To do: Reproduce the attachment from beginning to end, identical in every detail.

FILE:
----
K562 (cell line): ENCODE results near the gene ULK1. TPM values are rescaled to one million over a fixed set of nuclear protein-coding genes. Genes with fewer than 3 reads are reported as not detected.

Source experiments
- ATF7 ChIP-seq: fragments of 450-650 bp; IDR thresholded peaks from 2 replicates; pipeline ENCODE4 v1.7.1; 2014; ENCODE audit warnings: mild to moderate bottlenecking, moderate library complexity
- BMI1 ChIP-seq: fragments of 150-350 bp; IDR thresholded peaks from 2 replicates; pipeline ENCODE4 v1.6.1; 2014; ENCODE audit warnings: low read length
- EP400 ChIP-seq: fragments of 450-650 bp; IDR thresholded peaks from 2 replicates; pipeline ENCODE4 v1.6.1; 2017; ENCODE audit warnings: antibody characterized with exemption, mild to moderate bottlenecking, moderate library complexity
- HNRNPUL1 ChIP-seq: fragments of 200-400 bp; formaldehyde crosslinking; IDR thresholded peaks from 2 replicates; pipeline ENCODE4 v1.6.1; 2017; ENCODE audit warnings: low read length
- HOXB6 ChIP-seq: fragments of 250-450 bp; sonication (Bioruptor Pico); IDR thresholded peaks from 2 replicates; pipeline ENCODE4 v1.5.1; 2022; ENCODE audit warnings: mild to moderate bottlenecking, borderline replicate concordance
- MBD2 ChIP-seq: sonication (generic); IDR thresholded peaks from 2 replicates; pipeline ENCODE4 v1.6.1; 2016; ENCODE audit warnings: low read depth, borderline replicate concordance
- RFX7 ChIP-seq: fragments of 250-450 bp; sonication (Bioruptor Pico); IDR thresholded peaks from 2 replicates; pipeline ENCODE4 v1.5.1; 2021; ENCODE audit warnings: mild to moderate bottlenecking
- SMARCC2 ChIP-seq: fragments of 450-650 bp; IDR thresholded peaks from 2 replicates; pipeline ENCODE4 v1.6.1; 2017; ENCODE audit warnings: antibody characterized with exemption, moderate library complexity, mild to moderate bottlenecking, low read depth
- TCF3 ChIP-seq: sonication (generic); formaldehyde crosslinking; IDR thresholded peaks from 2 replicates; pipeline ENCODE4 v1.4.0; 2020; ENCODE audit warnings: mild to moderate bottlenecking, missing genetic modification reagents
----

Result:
K562 (cell line): ENCODE results near the gene ULK1. TPM values are rescaled to one million over a fixed set of nuclear protein-coding genes. Genes with fewer than 3 reads are reported as not detected.

Source experiments
- ATF7 ChIP-seq: fragments of 450-650 bp; IDR thresholded peaks from 2 replicates; pipeline ENCODE4 v1.7.1; 2014; ENCODE audit warnings: mild to moderate bottlenecking, moderate library complexity
- BMI1 ChIP-seq: fragments of 150-350 bp; IDR thresholded peaks from 2 replicates; pipeline ENCODE4 v1.6.1; 2014; ENCODE audit warnings: low read length
- EP400 ChIP-seq: fragments of 450-650 bp; IDR thresholded peaks from 2 replicates; pipeline ENCODE4 v1.6.1; 2017; ENCODE audit warnings: antibody characterized with exemption, mild to moderate bottlenecking, moderate library complexity
- HNRNPUL1 ChIP-seq: fragments of 200-400 bp; formaldehyde crosslinking; IDR thresholded peaks from 2 replicates; pipeline ENCODE4 v1.6.1; 2017; ENCODE audit warnings: low read length
- HOXB6 ChIP-seq: fragments of 250-450 bp; sonication (Bioruptor Pico); IDR thresholded peaks from 2 replicates; pipeline ENCODE4 v1.5.1; 2022; ENCODE audit warnings: mild to moderate bottlenecking, borderline replicate concordance
- MBD2 ChIP-seq: sonication (generic); IDR thresholded peaks from 2 replicates; pipeline ENCODE4 v1.6.1; 2016; ENCODE audit warnings: low read depth, borderline replicate concordance
- RFX7 ChIP-seq: fragments of 250-450 bp; sonication (Bioruptor Pico); IDR thresholded peaks from 2 replicates; pipeline ENCODE4 v1.5.1; 2021; ENCODE audit warnings: mild to moderate bottlenecking
- SMARCC2 ChIP-seq: fragments of 450-650 bp; IDR thresholded peaks from 2 replicates; pipeline ENCODE4 v1.6.1; 2017; ENCODE audit warnings: antibody characterized with exemption, moderate library complexity, mild to moderate bottlenecking, low read depth
- TCF3 ChIP-seq: sonication (generic); formaldehyde crosslinking; IDR thresholded peaks from 2 replicates; pipeline ENCODE4 v1.4.0; 2020; ENCODE audit warnings: mild to moderate bottlenecking, missing genetic modification reagents